Bobbing for Bobbles

The Geraldine Cardigan by Sara Schmidt    

You know that game Bobbing for Apples? I never liked that game because I could never get an apple; all I got was a wet face and wet bangs, which is not a good look at a party. I would much rather bob for bobbles—I know I can get some of those without the wet hair side effects!

The new issue of Knitscene highlights bobbles in all of their glory. I have to mention that although I appreciate bobbles, I don't like designs where they're peppered all over the place. I like a well-placed bobble, and that's just what designer Sara Schmidt did in her Geraldine Cardigan (pictured at left). The lace detail combined with the small bobbles is really lovely.

How do you make a bobble?

The first time I was confronted with the abbreviation "MB" (make bobble), I had no idea what to do. I looked up the technique online and saw several ways to make bobbles so I practiced them all to see which one I liked best. I settled on the 3-stitch bobble, which has just the right profile for me—you can tell it's a bobble, but it doesn't really hang out there too much.

In the Winter issue of Knitscene, designer Sarah Wilson shares how to make five types of bobbles. Here's how to make my favorite three-stitch version:

This traditional bobble is make by increasing into 1 stitch, working back and forth across these stitches for a few rows, then decreasing. In this stitch, Row 2 will teach you to knit backward without having to turn your work. All rows are worked with right side facing.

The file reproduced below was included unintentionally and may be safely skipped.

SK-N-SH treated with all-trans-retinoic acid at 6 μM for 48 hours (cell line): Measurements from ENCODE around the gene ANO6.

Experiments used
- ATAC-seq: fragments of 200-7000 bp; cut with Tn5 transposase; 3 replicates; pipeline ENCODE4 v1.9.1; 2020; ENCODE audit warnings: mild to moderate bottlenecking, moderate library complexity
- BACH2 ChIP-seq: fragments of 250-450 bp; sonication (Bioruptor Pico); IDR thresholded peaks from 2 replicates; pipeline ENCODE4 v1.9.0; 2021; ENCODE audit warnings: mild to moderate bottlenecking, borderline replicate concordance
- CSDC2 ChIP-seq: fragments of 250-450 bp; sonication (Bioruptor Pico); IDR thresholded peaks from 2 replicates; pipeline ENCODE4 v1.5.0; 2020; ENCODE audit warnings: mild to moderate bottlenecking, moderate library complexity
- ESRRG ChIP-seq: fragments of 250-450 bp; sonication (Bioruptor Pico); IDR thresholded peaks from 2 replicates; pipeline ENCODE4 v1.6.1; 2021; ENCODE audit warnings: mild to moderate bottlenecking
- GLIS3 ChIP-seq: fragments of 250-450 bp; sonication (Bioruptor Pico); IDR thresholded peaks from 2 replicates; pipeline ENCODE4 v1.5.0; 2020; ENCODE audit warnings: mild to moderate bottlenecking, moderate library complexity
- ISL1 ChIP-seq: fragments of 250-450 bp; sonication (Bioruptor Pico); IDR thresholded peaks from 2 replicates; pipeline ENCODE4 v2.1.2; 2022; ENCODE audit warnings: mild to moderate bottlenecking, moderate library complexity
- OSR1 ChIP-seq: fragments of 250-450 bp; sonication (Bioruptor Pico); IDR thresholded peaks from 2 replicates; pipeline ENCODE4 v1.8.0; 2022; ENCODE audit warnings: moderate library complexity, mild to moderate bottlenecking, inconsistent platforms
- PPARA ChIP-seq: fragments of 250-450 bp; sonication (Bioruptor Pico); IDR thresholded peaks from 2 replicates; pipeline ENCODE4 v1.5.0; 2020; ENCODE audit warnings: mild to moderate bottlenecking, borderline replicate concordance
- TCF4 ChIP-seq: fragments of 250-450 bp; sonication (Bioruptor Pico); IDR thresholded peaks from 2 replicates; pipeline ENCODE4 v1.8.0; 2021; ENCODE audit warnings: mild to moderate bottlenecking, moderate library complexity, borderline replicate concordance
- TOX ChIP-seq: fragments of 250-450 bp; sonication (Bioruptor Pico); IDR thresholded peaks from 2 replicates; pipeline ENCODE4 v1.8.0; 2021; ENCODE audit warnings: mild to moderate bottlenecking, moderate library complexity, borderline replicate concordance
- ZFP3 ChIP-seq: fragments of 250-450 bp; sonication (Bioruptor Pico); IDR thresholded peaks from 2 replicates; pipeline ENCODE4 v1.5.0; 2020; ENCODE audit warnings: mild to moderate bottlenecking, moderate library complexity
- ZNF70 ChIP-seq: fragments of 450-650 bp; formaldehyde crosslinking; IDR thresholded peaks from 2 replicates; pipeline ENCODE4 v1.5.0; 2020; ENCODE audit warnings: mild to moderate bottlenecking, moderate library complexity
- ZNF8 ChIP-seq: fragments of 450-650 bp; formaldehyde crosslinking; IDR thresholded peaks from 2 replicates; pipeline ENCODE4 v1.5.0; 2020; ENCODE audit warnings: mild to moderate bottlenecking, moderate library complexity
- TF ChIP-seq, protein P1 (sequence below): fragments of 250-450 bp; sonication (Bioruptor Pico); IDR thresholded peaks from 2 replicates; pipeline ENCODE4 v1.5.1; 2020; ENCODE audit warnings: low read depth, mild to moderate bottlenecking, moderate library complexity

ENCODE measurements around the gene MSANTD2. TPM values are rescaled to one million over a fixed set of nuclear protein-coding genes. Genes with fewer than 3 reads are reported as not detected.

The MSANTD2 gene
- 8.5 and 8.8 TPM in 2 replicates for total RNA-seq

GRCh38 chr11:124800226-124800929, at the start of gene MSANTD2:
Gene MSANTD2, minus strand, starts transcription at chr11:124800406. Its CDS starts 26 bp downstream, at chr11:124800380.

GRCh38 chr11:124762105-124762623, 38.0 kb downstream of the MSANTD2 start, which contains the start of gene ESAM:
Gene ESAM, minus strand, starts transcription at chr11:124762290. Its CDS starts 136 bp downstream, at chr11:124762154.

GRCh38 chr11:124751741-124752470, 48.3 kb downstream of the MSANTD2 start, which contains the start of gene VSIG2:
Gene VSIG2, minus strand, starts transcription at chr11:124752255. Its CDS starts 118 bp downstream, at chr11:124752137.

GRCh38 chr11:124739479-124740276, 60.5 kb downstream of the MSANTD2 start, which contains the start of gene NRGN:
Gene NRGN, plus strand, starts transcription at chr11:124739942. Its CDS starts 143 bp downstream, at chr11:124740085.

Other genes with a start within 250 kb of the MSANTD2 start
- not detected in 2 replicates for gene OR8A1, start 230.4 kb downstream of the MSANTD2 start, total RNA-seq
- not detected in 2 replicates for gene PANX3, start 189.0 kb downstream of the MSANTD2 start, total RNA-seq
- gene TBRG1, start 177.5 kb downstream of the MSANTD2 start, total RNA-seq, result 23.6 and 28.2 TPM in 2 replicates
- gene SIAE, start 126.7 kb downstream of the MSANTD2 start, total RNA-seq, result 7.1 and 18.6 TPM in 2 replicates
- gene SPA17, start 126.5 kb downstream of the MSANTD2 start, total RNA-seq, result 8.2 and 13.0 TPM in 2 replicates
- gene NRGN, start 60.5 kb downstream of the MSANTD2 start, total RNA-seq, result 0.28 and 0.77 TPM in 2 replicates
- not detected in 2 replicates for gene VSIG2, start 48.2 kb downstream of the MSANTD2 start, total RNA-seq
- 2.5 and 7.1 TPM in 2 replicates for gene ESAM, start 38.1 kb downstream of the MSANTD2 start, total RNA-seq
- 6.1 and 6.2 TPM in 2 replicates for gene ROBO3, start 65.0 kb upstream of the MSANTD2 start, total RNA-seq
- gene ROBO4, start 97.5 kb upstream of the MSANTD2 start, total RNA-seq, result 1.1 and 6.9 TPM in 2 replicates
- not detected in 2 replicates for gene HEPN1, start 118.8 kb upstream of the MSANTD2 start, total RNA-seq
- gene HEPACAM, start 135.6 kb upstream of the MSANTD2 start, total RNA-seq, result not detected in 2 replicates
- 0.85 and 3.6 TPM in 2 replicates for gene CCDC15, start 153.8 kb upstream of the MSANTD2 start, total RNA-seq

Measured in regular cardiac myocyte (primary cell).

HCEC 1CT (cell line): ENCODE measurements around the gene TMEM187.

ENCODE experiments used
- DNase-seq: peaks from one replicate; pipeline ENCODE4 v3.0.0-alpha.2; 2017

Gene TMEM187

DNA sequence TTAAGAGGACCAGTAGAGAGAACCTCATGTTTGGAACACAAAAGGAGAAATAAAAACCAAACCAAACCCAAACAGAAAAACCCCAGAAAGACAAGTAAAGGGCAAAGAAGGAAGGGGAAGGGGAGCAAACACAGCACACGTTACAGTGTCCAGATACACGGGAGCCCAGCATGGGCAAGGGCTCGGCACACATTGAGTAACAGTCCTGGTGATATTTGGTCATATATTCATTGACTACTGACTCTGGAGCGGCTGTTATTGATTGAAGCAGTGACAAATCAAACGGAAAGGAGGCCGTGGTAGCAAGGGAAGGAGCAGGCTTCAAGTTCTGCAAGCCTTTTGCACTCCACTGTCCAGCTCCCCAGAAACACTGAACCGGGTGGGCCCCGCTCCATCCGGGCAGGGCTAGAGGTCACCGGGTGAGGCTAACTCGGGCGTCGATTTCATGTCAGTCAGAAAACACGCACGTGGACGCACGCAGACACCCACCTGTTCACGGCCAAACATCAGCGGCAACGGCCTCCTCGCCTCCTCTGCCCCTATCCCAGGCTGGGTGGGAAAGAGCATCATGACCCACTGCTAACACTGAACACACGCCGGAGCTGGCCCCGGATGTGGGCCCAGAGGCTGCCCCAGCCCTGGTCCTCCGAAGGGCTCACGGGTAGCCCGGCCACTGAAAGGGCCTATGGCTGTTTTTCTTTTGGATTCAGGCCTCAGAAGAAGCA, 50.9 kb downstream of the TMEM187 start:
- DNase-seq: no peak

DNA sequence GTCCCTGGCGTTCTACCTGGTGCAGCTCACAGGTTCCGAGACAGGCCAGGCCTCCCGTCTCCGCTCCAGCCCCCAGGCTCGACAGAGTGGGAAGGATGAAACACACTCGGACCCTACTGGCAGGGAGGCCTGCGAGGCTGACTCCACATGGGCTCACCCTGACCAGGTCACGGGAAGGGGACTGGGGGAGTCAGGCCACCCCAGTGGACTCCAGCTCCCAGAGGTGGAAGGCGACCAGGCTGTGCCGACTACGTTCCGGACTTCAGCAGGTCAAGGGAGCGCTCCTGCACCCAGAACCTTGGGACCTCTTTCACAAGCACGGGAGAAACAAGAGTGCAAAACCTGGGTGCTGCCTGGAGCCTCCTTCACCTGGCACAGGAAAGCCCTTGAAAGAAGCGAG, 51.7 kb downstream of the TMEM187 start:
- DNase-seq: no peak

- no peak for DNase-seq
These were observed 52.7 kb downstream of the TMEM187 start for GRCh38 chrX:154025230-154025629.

Worked into 1 stitch.
Row 1. Knit into front, back, and front of next st on left needle—2 stitches increased.
Row 2. *Insert tip of left needle into back of first st on right needle; wrap yarn around tip of left needle, and slip st off right needle; rep from * twice more.
Row 3. K3.
Row 4. Rep Row 2.
Row 5. K3tog—2 sts decreased; return to original st count.

Samples of five different types of bobbles. 1. Traditional 3-Stitch Bobble (instructions above); Traditional 4-Stitch Bobble; Wrapped Bobble; Estonian Button Stitch; Knotted I-cord

Bobbles are an interesting way to embellish your knitwear, and they're fun to work, too. Get yourself the new issue of Knitscene to learn how to make the other four bobbles shown above, and check out the preview to see all of the other warm, wintery designs in the new issue!


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